Micro-structured materials such as foam and lattice obtain excellent mechanical properties through geometric shapes. They have high rigidity and strength while maintaining extremely light performance. However, if parts with this type of structure are applied to durable equipment, it is still necessary to extend their service life under cyclic loads.
According to market observations by 3d-printing-china.com , research teams from research institutions such as Purdue University were inspired by the microstructure of natural cancellous bones and found a way to extend the fatigue life of such structures without increasing weight. The research team analyzed the principle of how the horizontal support structure in human bones “resist” wear and tear, and transformed this principle into a method for designing lightweight structures for 3D printing. This kind of 3D printed lightweight structure will have a sufficient lifespan when applied to buildings, airplanes or other fields.
Horizontal support affects fatigue life
Human bones obtain durability through the spongy structure of trabeculae. This spongy structure is a network of columns and beams that are interconnected by vertical column supports and horizontal rod supports. The denser the trabeculae, the more elastic the bones are in daily activities, but disease and age can affect this density.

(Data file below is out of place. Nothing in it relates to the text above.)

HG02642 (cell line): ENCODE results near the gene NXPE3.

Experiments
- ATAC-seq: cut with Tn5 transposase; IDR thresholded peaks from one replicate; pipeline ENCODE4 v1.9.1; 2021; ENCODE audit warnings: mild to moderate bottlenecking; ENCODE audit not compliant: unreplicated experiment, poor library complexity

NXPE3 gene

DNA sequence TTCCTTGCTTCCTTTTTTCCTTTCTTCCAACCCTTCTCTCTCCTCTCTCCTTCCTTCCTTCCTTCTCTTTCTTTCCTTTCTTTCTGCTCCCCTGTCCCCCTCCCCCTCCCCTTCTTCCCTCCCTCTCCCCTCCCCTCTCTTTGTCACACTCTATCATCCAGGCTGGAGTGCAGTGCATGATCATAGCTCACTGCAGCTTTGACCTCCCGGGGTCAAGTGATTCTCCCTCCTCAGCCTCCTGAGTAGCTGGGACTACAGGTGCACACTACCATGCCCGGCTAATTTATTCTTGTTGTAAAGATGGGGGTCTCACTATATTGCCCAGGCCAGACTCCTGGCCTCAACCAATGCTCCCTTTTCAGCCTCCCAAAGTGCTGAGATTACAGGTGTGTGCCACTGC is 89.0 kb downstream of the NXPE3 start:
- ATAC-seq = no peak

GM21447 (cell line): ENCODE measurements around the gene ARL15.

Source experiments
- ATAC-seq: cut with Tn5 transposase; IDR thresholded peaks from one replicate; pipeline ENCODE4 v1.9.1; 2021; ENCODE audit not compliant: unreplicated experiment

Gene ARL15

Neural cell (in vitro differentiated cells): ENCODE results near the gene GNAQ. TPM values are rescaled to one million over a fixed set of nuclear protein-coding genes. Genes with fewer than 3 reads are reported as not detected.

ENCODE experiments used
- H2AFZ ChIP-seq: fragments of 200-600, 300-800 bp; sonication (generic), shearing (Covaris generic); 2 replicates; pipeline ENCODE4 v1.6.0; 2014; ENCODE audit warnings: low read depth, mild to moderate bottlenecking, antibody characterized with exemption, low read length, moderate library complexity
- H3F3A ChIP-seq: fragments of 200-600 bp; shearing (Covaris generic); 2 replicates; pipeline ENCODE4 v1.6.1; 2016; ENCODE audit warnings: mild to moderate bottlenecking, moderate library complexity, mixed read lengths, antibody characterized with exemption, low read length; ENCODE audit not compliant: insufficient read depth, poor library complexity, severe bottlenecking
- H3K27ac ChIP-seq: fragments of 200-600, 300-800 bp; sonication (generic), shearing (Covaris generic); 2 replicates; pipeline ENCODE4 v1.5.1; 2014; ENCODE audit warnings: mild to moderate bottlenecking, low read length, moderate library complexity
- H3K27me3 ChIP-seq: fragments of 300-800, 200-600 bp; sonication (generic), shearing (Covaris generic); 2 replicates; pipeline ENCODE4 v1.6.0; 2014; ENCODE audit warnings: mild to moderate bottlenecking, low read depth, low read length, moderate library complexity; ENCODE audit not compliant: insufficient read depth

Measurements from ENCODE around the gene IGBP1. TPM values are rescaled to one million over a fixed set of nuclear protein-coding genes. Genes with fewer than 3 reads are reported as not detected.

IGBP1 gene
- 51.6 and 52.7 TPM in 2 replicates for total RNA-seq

The research team pointed out that when people age, the first thing their bones lose is horizontal support, which will increase the possibility of bone fracture under multiple cyclic loads. The research team found that the vertical columnar support structure is related to the stiffness and strength of the bone, while the horizontal support structure is related to the fatigue life of the bone.
The research team conducted mechanical analysis simulations to determine whether the horizontal support structure plays a greater role in human bones than previously thought. Then, they designed a 3D printed polymer similar to trabecular bone.
When the research team simulated the microstructure of the bone under cyclic loading, it was able to see that the strain was concentrated on these horizontal struts, and by increasing the thickness of these horizontal struts, some of the observed strains could be reduced. When printing to 3D When a load is applied to the polymer, the thicker the horizontal support rod, the longer the polymer will bear the load.
The research paper pointed out that the research team found through the 3D printed microstructure model that a small increase in the unit thickness of the horizontal support structure can increase the fatigue life by 10 to 100 times, which far exceeds the expectations of related density changes. According to a report from Purdue University, when the research team increases the thickness of the horizontal support structure by about 30%, the service life of man-made materials may be extended by 100 times.
Because thickening the horizontal support structure does not significantly increase the weight of the 3D printed polymer, the researchers believe that this design method is meaningful for creating lightweight materials with more elasticity and longer fatigue life.